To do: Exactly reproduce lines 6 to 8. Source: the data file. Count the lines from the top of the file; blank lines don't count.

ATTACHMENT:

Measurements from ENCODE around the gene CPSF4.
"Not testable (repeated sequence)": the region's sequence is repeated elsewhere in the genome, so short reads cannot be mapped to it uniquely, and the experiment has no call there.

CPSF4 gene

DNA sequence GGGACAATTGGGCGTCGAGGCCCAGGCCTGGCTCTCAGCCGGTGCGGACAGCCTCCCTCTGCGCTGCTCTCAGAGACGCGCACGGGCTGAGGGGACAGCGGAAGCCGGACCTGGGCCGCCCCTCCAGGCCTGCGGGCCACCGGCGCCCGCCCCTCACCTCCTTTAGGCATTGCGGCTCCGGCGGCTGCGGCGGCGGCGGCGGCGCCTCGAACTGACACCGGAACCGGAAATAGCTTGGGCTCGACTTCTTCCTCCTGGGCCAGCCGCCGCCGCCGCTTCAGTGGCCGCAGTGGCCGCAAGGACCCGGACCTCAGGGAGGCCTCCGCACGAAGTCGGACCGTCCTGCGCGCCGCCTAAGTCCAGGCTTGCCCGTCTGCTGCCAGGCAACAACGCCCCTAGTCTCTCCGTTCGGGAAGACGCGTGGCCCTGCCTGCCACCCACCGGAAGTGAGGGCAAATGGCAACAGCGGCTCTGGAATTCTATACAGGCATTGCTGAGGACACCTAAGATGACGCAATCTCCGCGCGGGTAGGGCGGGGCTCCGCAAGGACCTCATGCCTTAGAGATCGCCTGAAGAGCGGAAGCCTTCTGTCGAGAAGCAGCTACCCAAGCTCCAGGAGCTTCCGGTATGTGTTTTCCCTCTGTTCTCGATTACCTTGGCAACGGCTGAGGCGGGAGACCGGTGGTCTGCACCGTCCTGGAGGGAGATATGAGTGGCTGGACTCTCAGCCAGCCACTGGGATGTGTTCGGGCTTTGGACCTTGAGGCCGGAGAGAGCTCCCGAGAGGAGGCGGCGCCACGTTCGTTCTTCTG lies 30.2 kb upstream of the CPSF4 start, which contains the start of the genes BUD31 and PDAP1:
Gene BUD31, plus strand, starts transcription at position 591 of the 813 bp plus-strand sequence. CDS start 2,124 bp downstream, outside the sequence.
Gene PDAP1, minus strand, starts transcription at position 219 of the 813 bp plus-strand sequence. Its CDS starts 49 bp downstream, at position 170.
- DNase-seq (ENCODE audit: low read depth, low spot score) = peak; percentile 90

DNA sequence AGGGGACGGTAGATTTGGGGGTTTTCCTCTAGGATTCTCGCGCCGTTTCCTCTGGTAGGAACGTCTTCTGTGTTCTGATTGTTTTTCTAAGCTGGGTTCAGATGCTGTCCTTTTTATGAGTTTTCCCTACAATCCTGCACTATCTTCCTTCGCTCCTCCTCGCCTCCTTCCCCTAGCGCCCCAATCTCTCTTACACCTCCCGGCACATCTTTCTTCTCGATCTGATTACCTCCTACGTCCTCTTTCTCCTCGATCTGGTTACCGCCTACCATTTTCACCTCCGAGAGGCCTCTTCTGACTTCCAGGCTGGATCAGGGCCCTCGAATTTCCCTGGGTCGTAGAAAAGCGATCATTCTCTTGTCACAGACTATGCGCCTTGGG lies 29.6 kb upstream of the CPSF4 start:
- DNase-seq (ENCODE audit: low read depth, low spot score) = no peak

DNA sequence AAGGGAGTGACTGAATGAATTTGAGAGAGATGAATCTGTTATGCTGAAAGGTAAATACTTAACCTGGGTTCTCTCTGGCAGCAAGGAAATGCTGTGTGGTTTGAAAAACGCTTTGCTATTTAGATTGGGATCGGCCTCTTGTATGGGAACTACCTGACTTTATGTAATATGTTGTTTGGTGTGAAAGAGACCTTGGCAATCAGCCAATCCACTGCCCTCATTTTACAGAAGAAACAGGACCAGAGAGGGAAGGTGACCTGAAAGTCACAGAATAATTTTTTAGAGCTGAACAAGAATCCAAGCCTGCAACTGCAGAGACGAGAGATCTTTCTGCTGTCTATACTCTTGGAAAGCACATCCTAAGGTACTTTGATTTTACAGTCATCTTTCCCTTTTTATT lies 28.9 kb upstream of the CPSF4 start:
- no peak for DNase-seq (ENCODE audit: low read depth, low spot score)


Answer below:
Gene PDAP1, minus strand, starts transcription at position 219 of the 813 bp plus-strand sequence. Its CDS starts 49 bp downstream, at position 170.
- DNase-seq (ENCODE audit: low read depth, low spot score) = peak; percentile 90

DNA sequence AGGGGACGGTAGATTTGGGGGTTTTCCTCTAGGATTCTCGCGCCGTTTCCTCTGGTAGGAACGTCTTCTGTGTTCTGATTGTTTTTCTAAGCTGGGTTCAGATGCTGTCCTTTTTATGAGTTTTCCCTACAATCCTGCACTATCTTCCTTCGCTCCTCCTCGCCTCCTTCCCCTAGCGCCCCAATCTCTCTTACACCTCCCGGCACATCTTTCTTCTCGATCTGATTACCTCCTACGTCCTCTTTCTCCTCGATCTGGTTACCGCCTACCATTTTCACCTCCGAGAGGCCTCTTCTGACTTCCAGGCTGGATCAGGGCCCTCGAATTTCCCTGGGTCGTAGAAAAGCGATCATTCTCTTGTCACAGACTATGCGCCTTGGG lies 29.6 kb upstream of the CPSF4 start: